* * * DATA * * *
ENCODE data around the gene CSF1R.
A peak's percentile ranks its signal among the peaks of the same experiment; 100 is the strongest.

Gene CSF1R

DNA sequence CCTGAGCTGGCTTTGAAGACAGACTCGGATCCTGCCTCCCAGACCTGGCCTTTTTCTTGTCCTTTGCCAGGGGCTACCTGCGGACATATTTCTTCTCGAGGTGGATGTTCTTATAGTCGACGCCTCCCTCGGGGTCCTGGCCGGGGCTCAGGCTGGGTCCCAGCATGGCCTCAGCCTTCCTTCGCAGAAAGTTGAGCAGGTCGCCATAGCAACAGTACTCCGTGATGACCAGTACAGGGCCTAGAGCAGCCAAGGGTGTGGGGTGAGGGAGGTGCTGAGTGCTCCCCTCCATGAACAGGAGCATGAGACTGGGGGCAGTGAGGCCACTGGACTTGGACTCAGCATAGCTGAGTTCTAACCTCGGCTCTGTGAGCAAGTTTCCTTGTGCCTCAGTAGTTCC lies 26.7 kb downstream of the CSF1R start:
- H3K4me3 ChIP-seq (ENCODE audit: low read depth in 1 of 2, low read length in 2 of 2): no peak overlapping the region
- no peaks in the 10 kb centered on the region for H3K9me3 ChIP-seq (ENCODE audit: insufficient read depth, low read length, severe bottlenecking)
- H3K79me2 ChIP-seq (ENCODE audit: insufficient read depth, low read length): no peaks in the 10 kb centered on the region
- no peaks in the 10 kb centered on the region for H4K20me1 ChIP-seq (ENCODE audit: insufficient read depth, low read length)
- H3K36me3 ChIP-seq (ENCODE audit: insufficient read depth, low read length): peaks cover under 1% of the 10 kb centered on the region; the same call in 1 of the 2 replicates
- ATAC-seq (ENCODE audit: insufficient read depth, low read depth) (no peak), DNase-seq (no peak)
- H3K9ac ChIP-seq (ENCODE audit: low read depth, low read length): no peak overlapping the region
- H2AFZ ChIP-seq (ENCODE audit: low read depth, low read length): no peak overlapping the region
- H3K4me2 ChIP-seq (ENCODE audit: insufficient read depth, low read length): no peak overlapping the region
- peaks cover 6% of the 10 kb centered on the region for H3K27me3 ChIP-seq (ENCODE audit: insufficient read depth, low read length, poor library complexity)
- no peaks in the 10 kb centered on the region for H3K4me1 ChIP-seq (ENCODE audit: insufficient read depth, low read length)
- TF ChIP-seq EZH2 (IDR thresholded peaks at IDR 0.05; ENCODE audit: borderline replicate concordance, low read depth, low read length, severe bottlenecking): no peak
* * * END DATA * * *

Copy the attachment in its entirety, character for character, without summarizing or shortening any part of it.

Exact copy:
ENCODE data around the gene CSF1R.
A peak's percentile ranks its signal among the peaks of the same experiment; 100 is the strongest.

Gene CSF1R

DNA sequence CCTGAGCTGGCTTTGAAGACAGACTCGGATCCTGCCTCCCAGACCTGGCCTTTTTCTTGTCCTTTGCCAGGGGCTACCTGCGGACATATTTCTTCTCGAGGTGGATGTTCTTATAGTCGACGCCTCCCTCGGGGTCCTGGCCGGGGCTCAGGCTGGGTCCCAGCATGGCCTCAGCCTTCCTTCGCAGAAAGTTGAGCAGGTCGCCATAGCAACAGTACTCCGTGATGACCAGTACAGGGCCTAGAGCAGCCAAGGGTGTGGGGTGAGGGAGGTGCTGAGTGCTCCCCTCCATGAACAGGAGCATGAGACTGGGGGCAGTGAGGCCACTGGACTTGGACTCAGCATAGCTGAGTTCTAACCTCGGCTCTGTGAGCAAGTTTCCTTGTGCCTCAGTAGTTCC lies 26.7 kb downstream of the CSF1R start:
- H3K4me3 ChIP-seq (ENCODE audit: low read depth in 1 of 2, low read length in 2 of 2): no peak overlapping the region
- no peaks in the 10 kb centered on the region for H3K9me3 ChIP-seq (ENCODE audit: insufficient read depth, low read length, severe bottlenecking)
- H3K79me2 ChIP-seq (ENCODE audit: insufficient read depth, low read length): no peaks in the 10 kb centered on the region
- no peaks in the 10 kb centered on the region for H4K20me1 ChIP-seq (ENCODE audit: insufficient read depth, low read length)
- H3K36me3 ChIP-seq (ENCODE audit: insufficient read depth, low read length): peaks cover under 1% of the 10 kb centered on the region; the same call in 1 of the 2 replicates
- ATAC-seq (ENCODE audit: insufficient read depth, low read depth) (no peak), DNase-seq (no peak)
- H3K9ac ChIP-seq (ENCODE audit: low read depth, low read length): no peak overlapping the region
- H2AFZ ChIP-seq (ENCODE audit: low read depth, low read length): no peak overlapping the region
- H3K4me2 ChIP-seq (ENCODE audit: insufficient read depth, low read length): no peak overlapping the region
- peaks cover 6% of the 10 kb centered on the region for H3K27me3 ChIP-seq (ENCODE audit: insufficient read depth, low read length, poor library complexity)
- no peaks in the 10 kb centered on the region for H3K4me1 ChIP-seq (ENCODE audit: insufficient read depth, low read length)
- TF ChIP-seq EZH2 (IDR thresholded peaks at IDR 0.05; ENCODE audit: borderline replicate concordance, low read depth, low read length, severe bottlenecking): no peak